By John Nagy (ND '00) | Spring 2020


Humility. Mother Teresa called it the “mother of all virtues.”

Recently, this ancient antidote to self-deceiving egotism has acquired a golden aura as a cardinal virtue for business leaders. The saint who cared for the poor of Kolkata described humility in a way that helps explain its attraction to everyone from your departmental supervisor to the corporate CEO: “If you are humble,” she once said, “nothing will touch you, neither praise nor disgrace, because you know what you are.”

Social science research on humility has taken off in recent years, and the media has noticed, identifying the likes of Warren Buffett and Hobby Lobby CEO David Green as exemplars. “When I’m hiring,” the managing director of Harvard Innovation Labs told The New York Times, “it’s the one thing I’m looking for.” And virtually every business publication has published advice under some version of the headline, “X Ways Humility Can Make You A Better Leader.”

Not so fast, says Cindy (Zapata) Muir, an associate professor of Management & Organization at Mendoza. After reading all of the hype on humility, she says, “I wasn’t convinced they were capturing the full story. One, there wasn’t any work examining the consequences for the leader. And two, it just seemed to me that displaying humility could have negative consequences for the leaders themselves.”

Over the last 11 years, Muir steadily developed a growing body of research on organizational justice and trust, with a focus on the ways in which perceptions of individual behaviors and of race and gender differences may affect the relationships between managers and employees. Her experience of how humility can function in the academic workplace is partly what drew her and her research partner, Texas A&M doctoral student Laura Hayes-Jones, to study the consequences of humble behavior in the corporate world.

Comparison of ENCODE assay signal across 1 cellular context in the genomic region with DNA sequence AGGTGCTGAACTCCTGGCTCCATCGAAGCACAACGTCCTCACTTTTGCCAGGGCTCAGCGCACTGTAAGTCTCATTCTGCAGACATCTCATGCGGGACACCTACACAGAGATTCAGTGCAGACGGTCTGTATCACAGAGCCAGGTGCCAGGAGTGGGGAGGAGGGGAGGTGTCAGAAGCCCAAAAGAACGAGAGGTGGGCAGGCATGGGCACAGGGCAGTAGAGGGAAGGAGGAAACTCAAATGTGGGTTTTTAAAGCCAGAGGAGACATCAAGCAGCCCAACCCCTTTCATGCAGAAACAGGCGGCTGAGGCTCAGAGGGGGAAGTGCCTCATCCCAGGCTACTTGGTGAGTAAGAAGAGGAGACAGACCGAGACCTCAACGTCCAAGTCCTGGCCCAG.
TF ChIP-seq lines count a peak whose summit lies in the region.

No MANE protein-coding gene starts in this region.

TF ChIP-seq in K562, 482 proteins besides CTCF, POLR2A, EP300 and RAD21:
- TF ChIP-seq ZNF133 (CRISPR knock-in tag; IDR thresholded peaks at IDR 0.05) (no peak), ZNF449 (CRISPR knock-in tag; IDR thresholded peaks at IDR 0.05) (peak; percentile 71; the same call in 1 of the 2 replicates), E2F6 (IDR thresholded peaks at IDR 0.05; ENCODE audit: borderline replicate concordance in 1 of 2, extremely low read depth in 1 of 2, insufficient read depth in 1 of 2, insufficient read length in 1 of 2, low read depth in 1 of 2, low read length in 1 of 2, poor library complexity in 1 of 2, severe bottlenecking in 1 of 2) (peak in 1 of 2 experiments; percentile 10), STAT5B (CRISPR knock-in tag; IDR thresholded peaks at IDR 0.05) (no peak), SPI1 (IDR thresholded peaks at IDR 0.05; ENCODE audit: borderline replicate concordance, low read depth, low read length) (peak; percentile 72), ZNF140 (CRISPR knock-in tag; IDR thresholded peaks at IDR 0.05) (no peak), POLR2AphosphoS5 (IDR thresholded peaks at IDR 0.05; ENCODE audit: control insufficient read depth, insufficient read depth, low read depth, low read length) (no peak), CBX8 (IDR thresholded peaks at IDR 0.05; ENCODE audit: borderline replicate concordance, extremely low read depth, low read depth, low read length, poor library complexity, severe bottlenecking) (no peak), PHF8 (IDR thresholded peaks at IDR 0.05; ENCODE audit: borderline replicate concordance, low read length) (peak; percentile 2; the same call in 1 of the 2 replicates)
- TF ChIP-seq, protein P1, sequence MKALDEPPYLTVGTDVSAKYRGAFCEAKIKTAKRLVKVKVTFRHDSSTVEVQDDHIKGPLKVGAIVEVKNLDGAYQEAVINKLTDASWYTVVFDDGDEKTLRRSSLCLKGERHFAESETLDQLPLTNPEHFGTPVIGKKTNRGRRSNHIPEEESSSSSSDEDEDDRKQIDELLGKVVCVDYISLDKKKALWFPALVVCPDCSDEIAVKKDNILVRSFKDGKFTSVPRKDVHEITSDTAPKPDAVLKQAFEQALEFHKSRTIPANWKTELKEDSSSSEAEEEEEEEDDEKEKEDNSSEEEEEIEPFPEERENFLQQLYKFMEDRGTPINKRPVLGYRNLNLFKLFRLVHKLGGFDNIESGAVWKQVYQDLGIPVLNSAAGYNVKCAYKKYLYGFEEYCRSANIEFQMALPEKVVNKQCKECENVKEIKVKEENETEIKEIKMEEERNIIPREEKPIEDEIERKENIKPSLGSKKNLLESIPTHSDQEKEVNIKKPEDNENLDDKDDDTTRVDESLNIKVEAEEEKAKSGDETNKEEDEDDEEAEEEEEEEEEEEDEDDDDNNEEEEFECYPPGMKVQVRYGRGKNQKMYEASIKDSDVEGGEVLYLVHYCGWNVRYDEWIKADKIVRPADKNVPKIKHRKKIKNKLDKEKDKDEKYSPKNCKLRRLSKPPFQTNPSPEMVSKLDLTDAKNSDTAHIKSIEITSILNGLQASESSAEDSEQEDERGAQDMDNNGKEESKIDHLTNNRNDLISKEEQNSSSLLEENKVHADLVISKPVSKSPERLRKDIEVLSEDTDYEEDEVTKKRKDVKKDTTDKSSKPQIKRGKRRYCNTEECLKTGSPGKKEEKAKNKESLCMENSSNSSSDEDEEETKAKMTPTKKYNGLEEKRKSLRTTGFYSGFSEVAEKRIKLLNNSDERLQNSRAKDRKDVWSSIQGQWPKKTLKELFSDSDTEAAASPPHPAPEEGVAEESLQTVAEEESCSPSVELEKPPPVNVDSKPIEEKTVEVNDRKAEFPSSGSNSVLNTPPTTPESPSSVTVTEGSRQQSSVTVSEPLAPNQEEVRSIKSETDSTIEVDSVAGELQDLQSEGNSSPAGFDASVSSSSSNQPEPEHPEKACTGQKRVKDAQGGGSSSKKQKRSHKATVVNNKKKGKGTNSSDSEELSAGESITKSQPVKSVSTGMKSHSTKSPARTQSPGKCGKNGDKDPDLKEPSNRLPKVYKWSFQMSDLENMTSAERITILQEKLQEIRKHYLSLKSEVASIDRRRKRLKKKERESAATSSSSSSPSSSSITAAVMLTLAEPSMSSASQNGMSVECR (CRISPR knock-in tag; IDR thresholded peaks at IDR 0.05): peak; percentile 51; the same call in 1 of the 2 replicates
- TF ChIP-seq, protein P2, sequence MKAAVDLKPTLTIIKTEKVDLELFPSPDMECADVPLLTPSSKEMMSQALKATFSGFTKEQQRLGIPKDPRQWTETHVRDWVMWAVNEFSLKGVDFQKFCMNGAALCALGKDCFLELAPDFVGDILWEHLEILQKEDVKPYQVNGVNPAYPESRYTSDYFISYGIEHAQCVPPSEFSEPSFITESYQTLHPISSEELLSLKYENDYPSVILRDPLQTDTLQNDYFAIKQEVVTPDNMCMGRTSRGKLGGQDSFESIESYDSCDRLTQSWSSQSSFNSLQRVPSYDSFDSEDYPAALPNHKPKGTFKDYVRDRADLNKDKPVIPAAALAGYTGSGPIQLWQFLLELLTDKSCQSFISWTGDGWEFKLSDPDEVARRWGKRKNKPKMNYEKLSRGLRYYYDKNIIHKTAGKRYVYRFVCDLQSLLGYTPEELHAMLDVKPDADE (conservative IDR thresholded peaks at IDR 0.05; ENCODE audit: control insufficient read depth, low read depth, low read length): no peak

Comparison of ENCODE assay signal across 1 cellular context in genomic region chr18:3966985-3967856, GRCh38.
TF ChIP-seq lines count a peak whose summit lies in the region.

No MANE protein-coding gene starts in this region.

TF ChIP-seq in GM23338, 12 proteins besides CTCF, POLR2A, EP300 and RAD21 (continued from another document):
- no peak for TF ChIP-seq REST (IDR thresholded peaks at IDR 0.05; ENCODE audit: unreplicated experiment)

reaching hands“I like studying things where I feel like I have a slightly different take than the current consensus in the literature,” she says. “I noticed that I did some of these things myself — acknowledged mistakes, gave other people credit — and that it didn’t always seem to work in my favor the way the literature seemed to imply.”

“When people ask about my research, I tend to give my co-authors and mentors the credit they deserve,” she continues. “And yet this seemed to surprise some people, as if perhaps I hadn’t done as much as they initially thought I did. But in my view, none of us would be where we are without the help of others.”

People make judgments about their leaders in instances of success and failure. That much Muir and Hayes-Jones took as given. Humility in the context of failure, they found, doesn’t matter so much, because the leader’s responsibility is assumed.

But in times of success, when leaders say, “This person deserves credit,” humility can work against them, says Muir. Deflecting praise and spotlighting others’ achievements may reinforce positive perceptions of their warmth, kindness or empathy, their openness to advice or their good listening skills. But such actions offset those good impressions with negative appraisals of their dominance, competence and assertiveness — traits typically associated with effective leadership.

The result, the researchers found, can be a perception of the leaders’ diminished effectiveness.